Several bills have been introduced in Congress over the years urging the State Department to make the designation based on unfounded arguments that the Muslim Brotherhood is seeking to infiltrate US political institutions and casting several important American Muslim organizations as being affiliated with the Muslim Brotherhood.
“Muslim-affiliated groups that promote civic values and protect civil rights are crucial to US democracy,” Pitter said. “Threatening their rights threatens the rights of all Americans.”
Effects of the designations are immediate. Groups and individuals can petition to be removed from the list of designated groups and challenge agency decisions in federal appeals courts, but they face many evidentiary and procedural challenges in doing so. For example, evidence submitted by the government in support of the designations can include hearsay, uncorroborated statements, and secret evidence to which the person or entity challenging the designation cannot have access. The government can also block assets during an investigation into whether a specially designated global terrorist label is appropriate but before the designation has actually been made.
The Muslim Brotherhood was founded in Egypt in 1928 and has since evolved into an international movement whose branches effectively operate independently of one another. The main branch of the Muslim Brotherhood in Egypt officially renounced violence in the 1970s and sought to promote its ideas through social and political activities.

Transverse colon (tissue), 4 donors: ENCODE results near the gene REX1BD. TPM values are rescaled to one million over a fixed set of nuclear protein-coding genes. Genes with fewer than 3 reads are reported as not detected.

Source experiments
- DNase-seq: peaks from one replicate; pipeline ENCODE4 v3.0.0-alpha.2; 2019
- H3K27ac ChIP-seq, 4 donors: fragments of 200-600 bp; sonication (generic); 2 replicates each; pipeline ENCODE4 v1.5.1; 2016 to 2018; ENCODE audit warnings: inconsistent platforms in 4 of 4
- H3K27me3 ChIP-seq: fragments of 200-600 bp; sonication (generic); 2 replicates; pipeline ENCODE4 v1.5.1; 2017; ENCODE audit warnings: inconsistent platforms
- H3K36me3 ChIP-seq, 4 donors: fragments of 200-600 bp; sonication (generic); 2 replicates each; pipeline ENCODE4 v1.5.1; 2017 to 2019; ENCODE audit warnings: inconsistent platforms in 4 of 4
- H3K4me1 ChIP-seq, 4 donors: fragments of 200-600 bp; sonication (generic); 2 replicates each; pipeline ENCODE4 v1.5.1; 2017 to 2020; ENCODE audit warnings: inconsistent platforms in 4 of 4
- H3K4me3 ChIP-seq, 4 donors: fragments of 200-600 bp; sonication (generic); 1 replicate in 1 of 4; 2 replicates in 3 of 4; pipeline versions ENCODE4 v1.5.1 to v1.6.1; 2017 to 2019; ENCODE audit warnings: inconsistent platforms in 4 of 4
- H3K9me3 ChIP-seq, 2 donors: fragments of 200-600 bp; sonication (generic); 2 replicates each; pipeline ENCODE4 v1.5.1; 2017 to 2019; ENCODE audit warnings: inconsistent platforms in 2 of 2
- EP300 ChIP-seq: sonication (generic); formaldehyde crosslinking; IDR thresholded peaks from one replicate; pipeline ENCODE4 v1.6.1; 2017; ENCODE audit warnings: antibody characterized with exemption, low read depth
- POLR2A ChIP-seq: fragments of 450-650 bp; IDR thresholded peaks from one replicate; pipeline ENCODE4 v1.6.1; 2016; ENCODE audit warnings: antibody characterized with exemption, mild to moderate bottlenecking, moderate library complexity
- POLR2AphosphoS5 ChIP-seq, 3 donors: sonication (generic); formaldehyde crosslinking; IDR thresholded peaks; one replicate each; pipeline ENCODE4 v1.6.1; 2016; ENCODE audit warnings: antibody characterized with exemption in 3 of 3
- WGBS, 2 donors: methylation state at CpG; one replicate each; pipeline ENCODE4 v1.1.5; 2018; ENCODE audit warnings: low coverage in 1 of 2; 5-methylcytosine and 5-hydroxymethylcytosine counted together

Following the Egyptian uprising of 2011, the Egyptian Muslim Brotherhood formed a political party and won a plurality of seats in parliament. Mohamed Morsy, a Muslim Brotherhood member, became Egypt’s first freely elected president in 2012. In July 2013, following mass protests against Morsy, the military forcibly removed him. An interim, military-backed government declared the Muslim Brotherhood a terrorist group on December 25, 2013, attributing to it a bombing the day before that killed 16 people and wounded at least 130 at a police station in the Nile Delta. The government did not furnish evidence implicating the Brotherhood, which condemned the attack.
Human Rights Watch criticized Egypt’s 2013 designation of the Muslim Brotherhood as a terrorist group as politically driven and aimed at expanding a crackdown on the Brotherhood’s peaceful activities. The Egyptian government has since arbitrarily arrested tens of thousands of people, and carried out widespread torture and enforced disappearances of Muslim Brotherhood members and alleged supporters. An extensive government review of the Muslim Brotherhood in the United Kingdom in 2015 found that it “has not been linked to terrorist-related activity in and against the UK.”
If the United States designates the Muslim Brotherhood a foreign terrorist organization, US allies that have not reached a similar conclusion would probably feel pressure to change their stances, and governments already hostile to the Muslim Brotherhood would have an excuse for politically motivated repression.
“The Muslim Brotherhood is a large and complex political organization operating in many countries,” Pitter said. “By calling for the entire group to be designated as a terrorist organization, the Trump administration is making an extraordinarily broad policy determination that will harm the participation of Muslim groups in democratic processes.”